For nearly three millenniums, the Earth's ocean levels fluctuated by just three inches, rising no more than one or one and a half inches per century.
After the Industrial Revolution, that crept up to five and a half. And since 1993, human activity has helped set a new, and worrying, record: at current rates, the seas would rise by a foot per century. Without big changes, the world could be on course to push seas up by as much as 52 inches by 2100, transforming coastal landscapes in ways we haven't seen since before the Iron Age.
"There's no question that the 20th century is the fastest," said Rutgers University earth and planetary sciences professor Bob Kopp, the lead author on one of two studies published Monday that combine historical records, present-day testing, and statistics to estimate changing ocean levels yesterday, today, and tomorrow. "It's because of the temperature increase in the 20th century which has been driven by fossil fuel use."
To begin charting that history, Professor Kopp's international team examined 24 coastlines, marshes, and archipelagos around the world, studying organisms that respond to ocean-level indicators like salinity and sediments, and other tell-tale signs of human impact: lead, for example, and certain isotopes from the atomic age.
But "no local record measures global sea level," Kopp said in a Rutgers press release. "The statistical challenge is to pull out the global signal. That’s what our statistical approach allows us to do."
The team's databases also included 66 tide-gauge records, dating back to about 1700, to solve their "geological detective story," as co-author and fellow Rutgers professor Ben Horton calls it.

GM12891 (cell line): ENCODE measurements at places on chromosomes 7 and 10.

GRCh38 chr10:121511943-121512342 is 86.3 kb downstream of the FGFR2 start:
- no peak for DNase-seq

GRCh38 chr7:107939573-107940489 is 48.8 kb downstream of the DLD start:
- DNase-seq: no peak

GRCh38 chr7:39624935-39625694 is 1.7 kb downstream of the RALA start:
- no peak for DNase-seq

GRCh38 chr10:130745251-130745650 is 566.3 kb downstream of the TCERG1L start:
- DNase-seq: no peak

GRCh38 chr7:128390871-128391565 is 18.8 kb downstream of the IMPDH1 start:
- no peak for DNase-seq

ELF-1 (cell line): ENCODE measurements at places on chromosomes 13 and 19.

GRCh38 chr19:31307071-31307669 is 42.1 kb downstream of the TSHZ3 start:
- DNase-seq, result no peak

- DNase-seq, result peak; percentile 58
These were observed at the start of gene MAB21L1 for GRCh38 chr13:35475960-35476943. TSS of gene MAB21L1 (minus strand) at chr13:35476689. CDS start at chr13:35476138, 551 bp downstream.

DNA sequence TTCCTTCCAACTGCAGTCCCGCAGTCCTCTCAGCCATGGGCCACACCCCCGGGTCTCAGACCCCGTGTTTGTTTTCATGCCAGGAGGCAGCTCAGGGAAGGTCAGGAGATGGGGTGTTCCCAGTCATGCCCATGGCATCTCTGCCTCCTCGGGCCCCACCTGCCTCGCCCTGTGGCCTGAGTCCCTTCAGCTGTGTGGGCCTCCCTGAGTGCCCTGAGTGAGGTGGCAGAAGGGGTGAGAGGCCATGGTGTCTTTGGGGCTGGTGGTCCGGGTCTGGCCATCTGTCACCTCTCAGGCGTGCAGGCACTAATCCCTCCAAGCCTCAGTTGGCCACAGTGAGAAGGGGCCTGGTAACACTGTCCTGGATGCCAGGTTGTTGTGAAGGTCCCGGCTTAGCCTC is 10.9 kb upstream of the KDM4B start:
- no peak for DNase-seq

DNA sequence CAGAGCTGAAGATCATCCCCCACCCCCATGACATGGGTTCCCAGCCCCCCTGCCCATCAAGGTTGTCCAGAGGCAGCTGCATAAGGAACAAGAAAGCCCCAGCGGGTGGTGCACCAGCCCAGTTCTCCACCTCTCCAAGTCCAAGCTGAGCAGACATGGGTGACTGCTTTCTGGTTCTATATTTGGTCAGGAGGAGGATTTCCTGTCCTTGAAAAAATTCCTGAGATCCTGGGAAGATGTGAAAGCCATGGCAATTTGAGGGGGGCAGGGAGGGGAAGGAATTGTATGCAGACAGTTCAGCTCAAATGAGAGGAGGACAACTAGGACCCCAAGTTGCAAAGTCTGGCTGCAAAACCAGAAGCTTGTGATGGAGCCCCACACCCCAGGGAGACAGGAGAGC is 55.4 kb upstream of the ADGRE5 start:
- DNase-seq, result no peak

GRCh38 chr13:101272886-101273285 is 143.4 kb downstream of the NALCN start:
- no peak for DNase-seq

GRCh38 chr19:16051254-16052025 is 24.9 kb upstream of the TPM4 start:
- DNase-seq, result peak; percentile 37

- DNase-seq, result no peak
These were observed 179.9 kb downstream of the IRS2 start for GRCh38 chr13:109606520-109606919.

Their analysis found that, on average, sea levels were actually decreasing until the Industrial Revolution, and might have continued that trend if it weren't for influencing human factors, like fossil fuel use. As global warming heats up the seas, they're bound to rise: hot water expands, cold water contracts, and warmer temps simply melt ice faster. The authors believe that, with fewer fossil fuels, 20th century oceans would have risen by no more than half of the actual five and a half inches.
"Physics tells us that sea-level change and temperature change should go hand-in-hand," Kopp told The New York Times. "This new geological record confirms it."
The study, published Monday in the Proceedings of the National Academy of Sciences, projects that 21st century seas will rise between 22 and 52 inches, unless countries can successfully keep global warming to under 2 degrees Fahrenheit, a goal of this fall's Paris Climate Conference. In that case, oceans would still go up, but by about half as much.
In many cases, smaller, less developed countries have been the first to suffer the impact of climate change. But coastal communities in the United States have also had a taste, particularly in increasingly-common "nuisance floods." An accompanying paper from Climate Central, a nonprofit news organization in Princeton, N.J., finds that up to 75 percent of recent East Coast tidal floods are due to rising seas, and the human activity behind them.
Charleston, S.C., for instance, experienced 34 flood days between 1955 an 1964. Between 2005 and 2014, on the other hand, there were 219.
"I think we need a new way to think about most coastal flooding," Climate Central's Dr. Benjamin H. Strauss, the lead author, told the Times. "It’s not the tide. It’s not the wind. It’s us."
Even as flooding has increased around the world, however, the human cost has decreased, as countries adapt with new safety procedures and natural barriers. Over the past twenty years, flood-region fatalities have gone from 70 per 1 million people to 40 per million, although rates are still far higher in the world's poorest countries.
This report includes material from The Associated Press.